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Pilates for Fitness, Health and Pain Relief

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Pilates for Fitness, Health and Pain Relief

When you think about Pilates, what images come to mind? An at-home workout video complete with flashy outfits and a focus on core strength? Or perhaps a fast-paced aerobic group class offered at your local gym? Though it has been a popular form of exercise since the 1980s, Pilates is often misunderstood by the general public and avid exercisers alike. Sarah Paxton, Cooper Fitness Center Pilates Trainer, gives an in-depth look into what Pilates is all about.


In the 1920s, German-born Joseph Pilates developed a form of exercise that was originally used to help rehabilitate injured German soldiers. Joseph eventually moved to the United States and introduced Pilates to the world of sports – initially helping with the rehabilitation of boxers and other athletes, and eventually becoming well-known for his work with ballerinas and dancers.

Pilates became a popular form of exercise in the 1980s and 1990s, especially among women, because it was a way to stay in good shape without building bulky muscles. Pilates became known for shaping both men’s and women’s bodies into clean, sleek and fit forms.

Practicing Classic Pilates

The classical form of Pilates is practiced on set equipment that can be adjusted to fit the bodies of those using it. Anyone can participate in Pilates, according to Sarah. “You can do the workouts on your back, and you can even do the workouts while you’re pregnant,” she says. “I have worked with professional ice skaters, basketball players and football players, but I also work with men and women in their 80s and 90s.” Sarah mentions that she even sees clients who are as young as 12 years old. Pilates can be practiced at any age or fitness level.

Each Pilates workout is tailored to the individual’s needs and goals. Using the classic Pilates equipment is how the exercises were originally meant to be performed. Some people choose to practice Pilates as their main form of exercise, and they complete two to five sessions per week. Others use Pilates as a supplemental activity in addition to other forms of exercise, like running, swimming or lifting weights, because Pilates adds a layer of flexibility and core strength to their routines.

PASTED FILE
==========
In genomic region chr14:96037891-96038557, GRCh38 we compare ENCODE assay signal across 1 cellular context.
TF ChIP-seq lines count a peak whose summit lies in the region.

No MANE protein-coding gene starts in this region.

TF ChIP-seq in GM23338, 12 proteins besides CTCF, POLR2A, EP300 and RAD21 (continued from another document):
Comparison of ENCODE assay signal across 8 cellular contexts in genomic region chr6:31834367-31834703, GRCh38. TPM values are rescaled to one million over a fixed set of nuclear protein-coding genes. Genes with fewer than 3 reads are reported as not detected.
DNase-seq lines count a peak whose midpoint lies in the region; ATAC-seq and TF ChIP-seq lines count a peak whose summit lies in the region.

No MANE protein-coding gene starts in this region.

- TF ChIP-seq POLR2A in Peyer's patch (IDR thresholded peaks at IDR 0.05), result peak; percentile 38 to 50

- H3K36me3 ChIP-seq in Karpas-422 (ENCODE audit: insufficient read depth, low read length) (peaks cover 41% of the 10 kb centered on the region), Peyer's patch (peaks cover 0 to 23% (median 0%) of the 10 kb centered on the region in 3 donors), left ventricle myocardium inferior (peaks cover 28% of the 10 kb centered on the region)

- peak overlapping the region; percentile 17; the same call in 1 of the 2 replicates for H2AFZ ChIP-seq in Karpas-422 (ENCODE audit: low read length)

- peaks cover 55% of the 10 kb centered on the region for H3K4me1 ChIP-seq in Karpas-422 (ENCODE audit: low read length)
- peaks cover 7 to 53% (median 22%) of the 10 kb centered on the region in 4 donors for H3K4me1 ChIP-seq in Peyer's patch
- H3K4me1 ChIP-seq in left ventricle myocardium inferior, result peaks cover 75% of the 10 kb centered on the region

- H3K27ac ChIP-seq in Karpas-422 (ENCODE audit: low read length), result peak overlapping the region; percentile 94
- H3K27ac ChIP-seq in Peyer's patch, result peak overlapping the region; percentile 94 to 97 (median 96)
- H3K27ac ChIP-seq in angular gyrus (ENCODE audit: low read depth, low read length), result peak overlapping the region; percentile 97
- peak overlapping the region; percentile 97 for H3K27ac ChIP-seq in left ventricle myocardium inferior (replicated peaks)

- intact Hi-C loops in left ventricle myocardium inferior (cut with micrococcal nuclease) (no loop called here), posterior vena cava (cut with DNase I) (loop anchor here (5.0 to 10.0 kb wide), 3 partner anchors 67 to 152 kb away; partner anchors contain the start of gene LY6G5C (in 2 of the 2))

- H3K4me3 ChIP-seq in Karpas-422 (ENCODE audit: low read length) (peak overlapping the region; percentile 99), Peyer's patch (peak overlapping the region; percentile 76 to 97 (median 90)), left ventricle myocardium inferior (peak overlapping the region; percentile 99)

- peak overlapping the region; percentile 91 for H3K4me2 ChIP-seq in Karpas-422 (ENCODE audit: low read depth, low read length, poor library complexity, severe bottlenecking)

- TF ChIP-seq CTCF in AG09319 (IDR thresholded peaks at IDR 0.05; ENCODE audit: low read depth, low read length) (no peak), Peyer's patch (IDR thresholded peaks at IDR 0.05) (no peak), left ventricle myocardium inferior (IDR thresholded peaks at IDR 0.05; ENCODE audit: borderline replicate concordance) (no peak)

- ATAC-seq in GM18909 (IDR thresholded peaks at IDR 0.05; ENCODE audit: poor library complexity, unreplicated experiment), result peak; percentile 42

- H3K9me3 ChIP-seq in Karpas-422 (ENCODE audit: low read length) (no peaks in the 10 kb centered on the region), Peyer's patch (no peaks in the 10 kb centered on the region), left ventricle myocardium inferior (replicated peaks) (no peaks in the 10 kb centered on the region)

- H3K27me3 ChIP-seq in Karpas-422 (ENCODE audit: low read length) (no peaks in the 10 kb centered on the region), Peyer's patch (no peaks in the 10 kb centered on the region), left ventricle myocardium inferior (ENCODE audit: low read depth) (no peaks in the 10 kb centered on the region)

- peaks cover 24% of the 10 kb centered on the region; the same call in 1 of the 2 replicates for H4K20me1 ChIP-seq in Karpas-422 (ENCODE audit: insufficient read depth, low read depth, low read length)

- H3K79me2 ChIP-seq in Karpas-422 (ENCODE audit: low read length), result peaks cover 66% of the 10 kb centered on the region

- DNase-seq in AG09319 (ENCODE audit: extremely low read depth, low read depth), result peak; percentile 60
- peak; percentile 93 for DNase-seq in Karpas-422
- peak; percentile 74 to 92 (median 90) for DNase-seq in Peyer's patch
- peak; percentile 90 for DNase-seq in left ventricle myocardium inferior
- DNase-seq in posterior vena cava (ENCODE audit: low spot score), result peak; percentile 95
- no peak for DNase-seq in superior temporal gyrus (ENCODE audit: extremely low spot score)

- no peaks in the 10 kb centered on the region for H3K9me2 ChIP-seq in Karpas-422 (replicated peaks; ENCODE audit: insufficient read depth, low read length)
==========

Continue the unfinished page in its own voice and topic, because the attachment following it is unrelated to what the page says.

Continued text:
“We naturally lose shoulder and pelvic stability with age and gravity,” says Sarah. “Pilates teaches you how to strengthen the tiny muscles that hold the bones together – your postural muscles – in order to give you a foundation of stability and strength.” These small muscles, often called the “inner unit,” start to fire through practicing Pilates, and the reaction causes the larger muscles to begin firing as well. This inside-out process is what creates stability and strength that can be applied to other exercises and activities.

The equipment itself is used to hold muscles in place and create muscle memory, so Sarah notes that Pilates can be referred to as corrective exercise. Those who practice Pilates can use that trained muscle memory to perform at a higher level in yoga, other aerobic classes and other forms of exercise.

Pilates as Rehabilitation

“Physical therapists and doctors send me their patients quite often,” says Sarah. “Pilates offers the opportunity to therapeutically work to heal the body as a whole instead of just one part of the body that is injured.” Physical therapists are required to only treat the injured part of the body – a shoulder, for instance. However, a shoulder injury might actually stem from an issue with core structure or stabilization. This is where Pilates comes into play.

“Pilates works the entire body and can challenge an injured area without hurting it further,” explains Sarah. “Often times we are able to keep the injured area stable while still working the muscles as a part of the healing process.”

Sarah notes that she works with clients who are living with multiple sclerosis, some who have had surgeries that limit their range of motion and others battling various diseases and disabilities. Each of them participate in workouts that are modified to meet their needs but still make a large impact on their overall fitness.

Practicing Pilates can be a great foundation for strength and overall fitness, and can help create a lean and healthy body. For more information about Pilates offered at Cooper Fitness Center, visit or call 972.233.4832.

Article provided by Cooper Aerobics Marketing and Communications.